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The Everlasting Battle of the Oak King and Holly King

December 23, 2020

By Alex Henderson, Curator of Living Collections, Royal Botanical Gardens.

The day that many celebrate Christmas has its origins in the deep history of ancient peoples of northern Europe. Christmas is celebrated in the middle of winter when the trees have no leaves and the world has botanically gone to sleep. Each year, we decorate with evergreen trees, branches, and winter blooming plants but people seldom ask why and what lays behind this ancient plant symbology? Understanding Christmas botany opens new perspectives on customs of times long past and reveals cultural elements from around the world which have been incorporated into today’s Christmas traditions.

Burr oak leaves on tree

The ancient peoples of Europe had a far greater connection with nature than most people in modern times. They held reverence for the sun and held an annual celebration to mark the winter solstice on December 21. It was believed that the sun stood still for twelve days so a log was lit to vanquish darkness, banish evil spirits, and bring luck for the coming year. This was known as Yuletide. During the celebration, houses were decorated with holly, ivy, mistletoe, and other plants. Many of these plants were thought to hold special powers but they were also used as a reminder of rebirth, a return to longer days, the planting of crops, and the world becoming verdant again. Yuletide became Christmastide and many pagan beliefs and rituals were absorbed by the church into Christmas celebrations. December 25 was chosen as the date for Christmas due to its proximity to the solstice.

Winter solstice celebrated the rebirth of the sun, a return to life, and the changing of the seasons. Symbolizing the changing seasons, the legend of the Oak King and Holly King represented personifications of summer and winter. They were locked in a never-ending battle for seasonal supremacy. Both Kings represented solar lightness, darkness, crop renewal, and growth. During the warm days of summer and when in full leaf, the Oak King is at the height of his strength. On the approach of winter and with the loss of the Oak King’s leaves, the Holly King regains power which peaks at the winter solstice. At this point the Oak King is reborn. As his new leaves open, the cycle perpetuates. Both are portrayed in familiar ways with the Holly King as a woodsy version of Father Christmas dressed in red with sprigs of holly in his hair. The Oak King is portrayed as a fertility god-like figure appearing as a green man or similar forest character.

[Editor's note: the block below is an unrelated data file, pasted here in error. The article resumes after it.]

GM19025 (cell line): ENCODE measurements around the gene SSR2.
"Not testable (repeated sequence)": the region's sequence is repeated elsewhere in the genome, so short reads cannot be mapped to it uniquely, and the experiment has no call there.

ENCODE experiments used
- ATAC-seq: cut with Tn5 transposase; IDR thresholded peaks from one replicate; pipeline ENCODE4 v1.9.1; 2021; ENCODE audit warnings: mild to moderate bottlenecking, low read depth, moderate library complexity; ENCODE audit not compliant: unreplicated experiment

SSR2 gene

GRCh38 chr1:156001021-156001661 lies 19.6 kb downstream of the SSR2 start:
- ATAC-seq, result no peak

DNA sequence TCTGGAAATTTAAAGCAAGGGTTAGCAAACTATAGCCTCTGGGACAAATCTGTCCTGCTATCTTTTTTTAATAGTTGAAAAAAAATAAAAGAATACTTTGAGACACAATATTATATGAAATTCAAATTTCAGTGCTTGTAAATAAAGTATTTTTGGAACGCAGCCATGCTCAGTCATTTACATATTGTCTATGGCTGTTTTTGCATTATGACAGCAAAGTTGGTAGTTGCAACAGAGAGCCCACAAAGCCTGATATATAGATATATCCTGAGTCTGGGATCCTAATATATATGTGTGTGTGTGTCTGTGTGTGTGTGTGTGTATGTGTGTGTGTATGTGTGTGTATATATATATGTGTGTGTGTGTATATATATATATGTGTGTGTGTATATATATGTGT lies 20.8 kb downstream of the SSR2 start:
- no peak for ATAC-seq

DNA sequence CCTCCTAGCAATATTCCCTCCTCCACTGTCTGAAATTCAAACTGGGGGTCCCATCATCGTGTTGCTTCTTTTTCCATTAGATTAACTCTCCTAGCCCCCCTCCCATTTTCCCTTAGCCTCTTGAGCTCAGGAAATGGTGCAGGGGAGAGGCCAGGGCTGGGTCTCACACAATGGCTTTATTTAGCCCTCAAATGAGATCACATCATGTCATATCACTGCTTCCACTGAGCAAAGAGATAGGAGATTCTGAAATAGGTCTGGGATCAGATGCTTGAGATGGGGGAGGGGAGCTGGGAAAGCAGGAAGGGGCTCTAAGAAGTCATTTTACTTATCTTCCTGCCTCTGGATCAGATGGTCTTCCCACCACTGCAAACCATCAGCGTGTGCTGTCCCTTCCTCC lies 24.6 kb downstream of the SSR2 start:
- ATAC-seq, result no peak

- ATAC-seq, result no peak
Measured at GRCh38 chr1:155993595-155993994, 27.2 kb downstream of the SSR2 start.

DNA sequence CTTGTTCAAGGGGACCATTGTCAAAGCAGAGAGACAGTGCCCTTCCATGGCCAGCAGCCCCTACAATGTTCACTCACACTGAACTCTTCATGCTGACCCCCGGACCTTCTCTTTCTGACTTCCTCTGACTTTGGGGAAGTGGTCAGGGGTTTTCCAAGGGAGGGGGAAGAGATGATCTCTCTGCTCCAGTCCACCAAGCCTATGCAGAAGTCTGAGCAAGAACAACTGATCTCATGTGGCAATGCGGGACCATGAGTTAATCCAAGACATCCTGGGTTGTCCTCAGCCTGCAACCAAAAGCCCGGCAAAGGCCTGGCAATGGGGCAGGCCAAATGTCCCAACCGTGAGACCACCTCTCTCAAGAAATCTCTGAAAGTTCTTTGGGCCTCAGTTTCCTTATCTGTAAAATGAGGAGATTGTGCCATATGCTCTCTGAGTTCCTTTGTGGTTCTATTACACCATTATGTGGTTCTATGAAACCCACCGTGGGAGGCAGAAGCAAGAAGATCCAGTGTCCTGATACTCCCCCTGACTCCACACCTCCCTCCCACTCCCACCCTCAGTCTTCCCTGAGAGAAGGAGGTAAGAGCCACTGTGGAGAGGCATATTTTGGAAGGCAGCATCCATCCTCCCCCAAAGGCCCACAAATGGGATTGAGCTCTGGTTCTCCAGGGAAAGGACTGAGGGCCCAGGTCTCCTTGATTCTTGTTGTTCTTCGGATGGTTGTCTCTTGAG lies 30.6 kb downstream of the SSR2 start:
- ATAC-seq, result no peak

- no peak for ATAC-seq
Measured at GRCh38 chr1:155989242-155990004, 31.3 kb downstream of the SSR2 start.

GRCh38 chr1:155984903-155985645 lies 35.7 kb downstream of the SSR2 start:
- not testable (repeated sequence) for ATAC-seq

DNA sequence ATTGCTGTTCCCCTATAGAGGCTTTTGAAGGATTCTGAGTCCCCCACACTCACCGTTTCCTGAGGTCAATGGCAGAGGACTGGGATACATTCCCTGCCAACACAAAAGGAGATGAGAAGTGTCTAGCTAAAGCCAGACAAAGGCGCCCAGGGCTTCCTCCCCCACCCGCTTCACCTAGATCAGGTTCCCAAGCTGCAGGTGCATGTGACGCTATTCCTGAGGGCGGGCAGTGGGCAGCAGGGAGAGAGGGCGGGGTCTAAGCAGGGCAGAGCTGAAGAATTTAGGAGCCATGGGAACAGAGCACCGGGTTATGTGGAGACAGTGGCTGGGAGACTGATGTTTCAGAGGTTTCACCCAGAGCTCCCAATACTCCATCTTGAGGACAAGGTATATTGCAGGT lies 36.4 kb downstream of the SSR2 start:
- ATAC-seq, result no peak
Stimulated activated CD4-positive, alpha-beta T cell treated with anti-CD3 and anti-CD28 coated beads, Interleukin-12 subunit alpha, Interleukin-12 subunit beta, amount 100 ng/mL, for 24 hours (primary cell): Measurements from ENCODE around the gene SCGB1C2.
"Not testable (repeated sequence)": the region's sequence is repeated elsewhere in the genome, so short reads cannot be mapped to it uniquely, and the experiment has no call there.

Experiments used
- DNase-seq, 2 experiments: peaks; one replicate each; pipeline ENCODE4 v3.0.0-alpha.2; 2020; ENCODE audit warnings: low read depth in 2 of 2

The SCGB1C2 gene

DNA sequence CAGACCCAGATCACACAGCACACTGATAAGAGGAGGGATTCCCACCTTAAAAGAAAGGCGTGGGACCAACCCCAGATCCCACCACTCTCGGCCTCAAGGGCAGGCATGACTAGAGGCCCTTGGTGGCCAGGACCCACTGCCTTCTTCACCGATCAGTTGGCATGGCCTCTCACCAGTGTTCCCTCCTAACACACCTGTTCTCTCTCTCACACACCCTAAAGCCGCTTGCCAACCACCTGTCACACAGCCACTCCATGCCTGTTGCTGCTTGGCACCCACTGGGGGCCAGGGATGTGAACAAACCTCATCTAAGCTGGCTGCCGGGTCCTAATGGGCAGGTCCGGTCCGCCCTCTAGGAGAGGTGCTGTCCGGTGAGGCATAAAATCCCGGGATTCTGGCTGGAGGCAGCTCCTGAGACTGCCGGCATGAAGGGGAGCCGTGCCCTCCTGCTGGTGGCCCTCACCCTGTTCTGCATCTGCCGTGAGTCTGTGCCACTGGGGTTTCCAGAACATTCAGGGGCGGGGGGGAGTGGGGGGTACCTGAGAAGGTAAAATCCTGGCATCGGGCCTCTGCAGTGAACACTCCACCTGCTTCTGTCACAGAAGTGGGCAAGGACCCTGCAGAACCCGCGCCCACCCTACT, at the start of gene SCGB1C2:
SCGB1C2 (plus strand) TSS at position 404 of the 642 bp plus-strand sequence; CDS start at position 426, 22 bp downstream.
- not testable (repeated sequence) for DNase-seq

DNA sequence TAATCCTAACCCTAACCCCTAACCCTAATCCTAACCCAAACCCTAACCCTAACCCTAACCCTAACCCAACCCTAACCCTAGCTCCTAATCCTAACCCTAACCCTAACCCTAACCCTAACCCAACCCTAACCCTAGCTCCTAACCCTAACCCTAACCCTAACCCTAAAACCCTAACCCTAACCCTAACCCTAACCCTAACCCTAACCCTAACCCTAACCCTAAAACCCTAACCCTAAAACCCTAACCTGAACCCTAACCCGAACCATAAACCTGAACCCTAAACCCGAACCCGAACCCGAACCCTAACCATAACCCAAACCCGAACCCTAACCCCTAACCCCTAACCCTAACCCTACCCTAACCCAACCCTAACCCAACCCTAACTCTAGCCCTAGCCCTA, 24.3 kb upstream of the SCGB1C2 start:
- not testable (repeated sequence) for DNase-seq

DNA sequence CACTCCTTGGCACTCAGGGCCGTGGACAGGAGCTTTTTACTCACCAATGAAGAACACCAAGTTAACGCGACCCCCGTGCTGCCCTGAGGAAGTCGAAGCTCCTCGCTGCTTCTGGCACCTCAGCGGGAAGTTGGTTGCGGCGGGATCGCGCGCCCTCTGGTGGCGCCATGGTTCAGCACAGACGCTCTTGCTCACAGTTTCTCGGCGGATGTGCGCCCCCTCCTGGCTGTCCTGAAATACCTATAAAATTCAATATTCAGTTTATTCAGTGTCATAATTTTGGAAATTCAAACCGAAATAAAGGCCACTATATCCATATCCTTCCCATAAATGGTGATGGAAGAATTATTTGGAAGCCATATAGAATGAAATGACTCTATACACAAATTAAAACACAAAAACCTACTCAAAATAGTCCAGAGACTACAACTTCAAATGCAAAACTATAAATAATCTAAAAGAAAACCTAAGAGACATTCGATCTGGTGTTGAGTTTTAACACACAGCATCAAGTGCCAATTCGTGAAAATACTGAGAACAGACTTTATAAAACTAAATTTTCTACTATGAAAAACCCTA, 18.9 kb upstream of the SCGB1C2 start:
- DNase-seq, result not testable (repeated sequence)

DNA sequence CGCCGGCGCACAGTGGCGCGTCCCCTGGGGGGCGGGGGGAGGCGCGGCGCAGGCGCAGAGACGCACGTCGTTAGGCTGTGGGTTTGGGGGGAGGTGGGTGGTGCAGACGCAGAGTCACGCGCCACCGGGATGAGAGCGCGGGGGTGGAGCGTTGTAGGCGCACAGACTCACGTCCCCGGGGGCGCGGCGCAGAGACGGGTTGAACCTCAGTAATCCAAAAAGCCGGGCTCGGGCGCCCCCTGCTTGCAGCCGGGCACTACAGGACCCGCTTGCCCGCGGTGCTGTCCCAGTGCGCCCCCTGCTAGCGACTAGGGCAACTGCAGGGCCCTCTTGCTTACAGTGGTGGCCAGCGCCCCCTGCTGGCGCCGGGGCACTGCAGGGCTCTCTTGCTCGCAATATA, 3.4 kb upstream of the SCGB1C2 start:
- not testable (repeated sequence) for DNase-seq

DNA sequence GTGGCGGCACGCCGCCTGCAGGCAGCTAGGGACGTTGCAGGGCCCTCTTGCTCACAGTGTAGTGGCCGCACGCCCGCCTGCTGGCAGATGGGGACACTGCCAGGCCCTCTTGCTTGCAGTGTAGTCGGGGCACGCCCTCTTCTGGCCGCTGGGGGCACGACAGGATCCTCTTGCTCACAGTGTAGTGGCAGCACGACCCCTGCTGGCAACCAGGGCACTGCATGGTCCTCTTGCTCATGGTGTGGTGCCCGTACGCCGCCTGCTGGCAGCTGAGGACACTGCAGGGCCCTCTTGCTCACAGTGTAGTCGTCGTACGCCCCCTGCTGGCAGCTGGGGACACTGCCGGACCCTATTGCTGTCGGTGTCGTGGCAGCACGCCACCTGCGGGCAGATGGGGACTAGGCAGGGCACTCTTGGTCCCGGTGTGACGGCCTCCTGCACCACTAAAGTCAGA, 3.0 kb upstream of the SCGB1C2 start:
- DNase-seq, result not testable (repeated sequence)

Holly leaves and berries on branches

The story of the Oak King and Holly King still resonates today with many celebrating the passage of seasons including summer and winter solstices. During normal pandemic-free years every December 21 in Toronto, a festival marks the return to light. This includes costumed revelers, thematic lanterns, theatrical scenarios, shadow play, and roving giant puppets some of which have botanical themes. The longest night concludes with a festival of fire and a community feast to welcome the return of the Oak King.

We may choose to accept or ignore that our familiar Christmas traditions have absorbed past ethnobotanical beliefs of winter solstice celebrations. The study of Christmas botany does however give us greater insight into how plants are intrinsic to the history and spiritual beliefs of the festive season. Ethnologically, Christmas can be described as one of the most successful examples of a mass ritual that has international, cultural, and religious importance. It has been incorporated and interpreted by people from different cultures globally and its very foundations are built on traditional plant use, knowledge, and botany. Happy Christmas, the return of the Oak King, and the impending renewal of the sun.

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